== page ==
Yes, this ridiculous list is too long to read in one sitting and probably begs the question, “Isn’t there a reason I haven’t heard of most of these albums?” The answer is simple: the ascetic lifestyle necessary to maintain such a frenzied prolificness mostly precludes the indulgent kind of self-promotion or commitment to networking with human beings that is usually necessary for buzz. But, as Rjyan said in a 2011 interview with SpliceToday, his purpose as a member of the music community (and human race in general) is “to make the world bigger, to make more things possible, to bring more ideas into play.”
WHICH brings us (yes, finally) to the present. Rjyan has something for you, another something that you’ve never seen before. SHAMANEATER is an album that contains a compressed universe hidden inside metafictional nesting dolls. With twelve tracks of smooth cyberpunk instrumentals and a brisk novella told in the style of a video game walkthrough, Rjyan relates the story of an obscure video game about video game addiction that reveals a terrifying ancient explanation for why digital technology is so seductive.
It’s Rjyan’s usual MO of demanding careful attention in exchange for a surprisingly satisfying payoff, but with all the stakes raised considerably. The music is a skilled blend of masterful editing and unchained improvisation on an array of obsolete digital synths and drum machines. SHAMANEATER’s soundtrack incorporates elements of classic techno, synthetic metal and lo-fi g-funk without ever being nostalgia-by-numbers (no chiptunes here, in case the phrase “video game” reflexively gives you that impression) or a survey of the latest fashionable microgenres. The story (the first ever told in the style of overlooked literary goldmine GameFAQs.com) builds on years of Rjyan’s highly-praised writing for print magazines like Arthur, Baltimore, and City Paper as well as a list of web publications that might double the length of this one-sheet. Written in an engaging style, no knowledge of or affection for video games past or present is necessary to be sucked into the twisting narrative. SHAMANEATER, as usual for this relentless producer, promises to pay long-term dividends to those who would invest the time to explore its spacious interior.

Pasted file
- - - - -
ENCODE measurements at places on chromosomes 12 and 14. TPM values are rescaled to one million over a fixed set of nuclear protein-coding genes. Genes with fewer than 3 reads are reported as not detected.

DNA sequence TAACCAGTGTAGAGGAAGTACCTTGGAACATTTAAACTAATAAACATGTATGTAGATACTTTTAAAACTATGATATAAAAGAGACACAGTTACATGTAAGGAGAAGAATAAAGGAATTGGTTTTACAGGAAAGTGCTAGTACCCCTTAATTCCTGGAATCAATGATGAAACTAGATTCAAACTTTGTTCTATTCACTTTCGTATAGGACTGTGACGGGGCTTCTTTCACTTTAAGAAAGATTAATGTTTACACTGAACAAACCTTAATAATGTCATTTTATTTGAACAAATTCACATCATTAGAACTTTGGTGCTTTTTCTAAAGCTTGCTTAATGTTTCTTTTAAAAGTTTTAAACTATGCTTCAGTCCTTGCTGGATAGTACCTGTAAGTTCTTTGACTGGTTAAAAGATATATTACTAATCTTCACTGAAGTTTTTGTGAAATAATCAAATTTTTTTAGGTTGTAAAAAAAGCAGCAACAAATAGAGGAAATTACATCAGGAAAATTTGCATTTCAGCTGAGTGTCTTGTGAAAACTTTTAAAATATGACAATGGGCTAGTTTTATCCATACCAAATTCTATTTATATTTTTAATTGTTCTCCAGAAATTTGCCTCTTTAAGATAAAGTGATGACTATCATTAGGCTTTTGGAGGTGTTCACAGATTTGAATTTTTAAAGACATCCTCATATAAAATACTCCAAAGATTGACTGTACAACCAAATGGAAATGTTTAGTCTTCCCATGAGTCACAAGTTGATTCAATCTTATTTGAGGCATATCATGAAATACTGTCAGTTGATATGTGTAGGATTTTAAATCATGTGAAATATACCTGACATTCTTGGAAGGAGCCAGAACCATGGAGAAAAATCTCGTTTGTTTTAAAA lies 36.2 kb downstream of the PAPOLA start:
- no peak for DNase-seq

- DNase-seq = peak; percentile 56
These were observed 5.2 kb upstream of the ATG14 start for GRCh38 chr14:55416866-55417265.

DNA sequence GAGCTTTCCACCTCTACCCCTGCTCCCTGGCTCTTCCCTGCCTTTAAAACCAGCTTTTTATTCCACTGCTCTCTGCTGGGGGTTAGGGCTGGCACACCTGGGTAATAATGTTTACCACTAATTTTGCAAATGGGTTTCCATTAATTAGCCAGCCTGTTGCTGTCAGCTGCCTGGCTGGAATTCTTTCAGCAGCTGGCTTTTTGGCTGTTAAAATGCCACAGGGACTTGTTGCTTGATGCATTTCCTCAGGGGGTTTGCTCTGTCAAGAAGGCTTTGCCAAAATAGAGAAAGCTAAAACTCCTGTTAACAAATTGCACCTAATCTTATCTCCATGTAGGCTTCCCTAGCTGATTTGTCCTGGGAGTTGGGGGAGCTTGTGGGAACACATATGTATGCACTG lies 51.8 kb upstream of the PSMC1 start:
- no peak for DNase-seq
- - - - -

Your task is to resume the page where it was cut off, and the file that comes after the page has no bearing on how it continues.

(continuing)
RIYL: Omar-S, Oneohtrix Point Never, Boards of Canada, Shangaan Electro